Here is what I have so far: $$\ce{NH3 + HOCl -> NH2Cl + H2O}$$ Since ammonia reacts with hypochlorous acid to form the chloramine $\ce{NH2Cl}$. But I don't know if this is correct.

  • $\begingroup$ This is correct according to the Wikipedia entry on Chloramine $\endgroup$ – Waylander Apr 27 '17 at 12:02

Yes, aqueous ammonia will react with hypochlorous acid to form chloramine gas as suggested by @Waylander. But the reaction will also form an intermediate product i.e ammonium hypochlorite($\ce{NH4ClO}$).

$$\ce{HClO + NH3•H2O → NH4ClO + H2O}$$

Hypochlorous acid react with ammonium hydroxide to produce ammonium hypochlorite and water. Ammonium hydroxide - diluted solution.(chemiday)

The mechanism of this reaction is explained in this Reddit post. You will find the insight of the post useful. I am just pointing out one information.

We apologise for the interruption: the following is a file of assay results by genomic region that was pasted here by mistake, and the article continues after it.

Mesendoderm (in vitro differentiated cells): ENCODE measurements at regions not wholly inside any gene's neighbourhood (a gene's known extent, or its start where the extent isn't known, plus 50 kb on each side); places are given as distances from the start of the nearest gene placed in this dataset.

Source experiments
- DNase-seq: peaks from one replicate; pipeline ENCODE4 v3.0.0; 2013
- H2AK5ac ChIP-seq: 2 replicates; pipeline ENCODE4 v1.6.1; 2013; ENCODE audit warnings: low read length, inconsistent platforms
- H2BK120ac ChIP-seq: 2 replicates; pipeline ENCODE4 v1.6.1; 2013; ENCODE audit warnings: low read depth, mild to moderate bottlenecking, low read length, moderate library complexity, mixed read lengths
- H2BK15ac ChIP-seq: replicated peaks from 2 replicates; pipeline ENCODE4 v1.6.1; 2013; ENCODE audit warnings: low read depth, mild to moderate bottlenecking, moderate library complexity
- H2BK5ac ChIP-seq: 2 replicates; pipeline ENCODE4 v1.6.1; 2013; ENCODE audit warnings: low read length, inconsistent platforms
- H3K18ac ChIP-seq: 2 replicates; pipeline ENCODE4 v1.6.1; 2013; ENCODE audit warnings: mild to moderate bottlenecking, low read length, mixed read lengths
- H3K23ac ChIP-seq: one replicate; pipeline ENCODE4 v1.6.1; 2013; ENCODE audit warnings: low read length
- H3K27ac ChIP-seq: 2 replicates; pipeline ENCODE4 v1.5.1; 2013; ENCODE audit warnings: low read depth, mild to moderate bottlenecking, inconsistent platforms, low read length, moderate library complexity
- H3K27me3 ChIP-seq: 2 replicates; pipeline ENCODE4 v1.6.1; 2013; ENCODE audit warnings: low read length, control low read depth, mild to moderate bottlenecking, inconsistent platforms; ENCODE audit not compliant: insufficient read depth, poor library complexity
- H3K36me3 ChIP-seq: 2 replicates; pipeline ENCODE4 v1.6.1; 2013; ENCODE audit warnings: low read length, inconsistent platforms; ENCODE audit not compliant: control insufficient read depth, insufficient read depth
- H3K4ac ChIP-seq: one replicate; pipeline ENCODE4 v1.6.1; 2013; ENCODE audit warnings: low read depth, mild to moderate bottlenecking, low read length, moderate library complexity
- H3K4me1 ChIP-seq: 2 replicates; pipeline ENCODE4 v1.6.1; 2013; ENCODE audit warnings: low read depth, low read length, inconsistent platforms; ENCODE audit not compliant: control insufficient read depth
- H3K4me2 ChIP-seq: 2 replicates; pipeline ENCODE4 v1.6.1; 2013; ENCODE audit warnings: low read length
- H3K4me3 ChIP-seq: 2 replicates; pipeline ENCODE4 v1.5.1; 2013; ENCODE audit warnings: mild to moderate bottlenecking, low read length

Ammonia solution and hypochlorite react (in solution) to produce toxic chloramine gas. Ammonium hypochlorite is also formed during the course of the reaction, but it decomposes somewhat rapidly to chloramine.

I am assuming this is an exercise question. Do not try to attempt this reaction if you are not an experienced chemist as it also produce deadly byproducts like chlorine gas, hydrazine, dichloroamine and probably nitrogen trichloride. Chloramine is itself poisonous.


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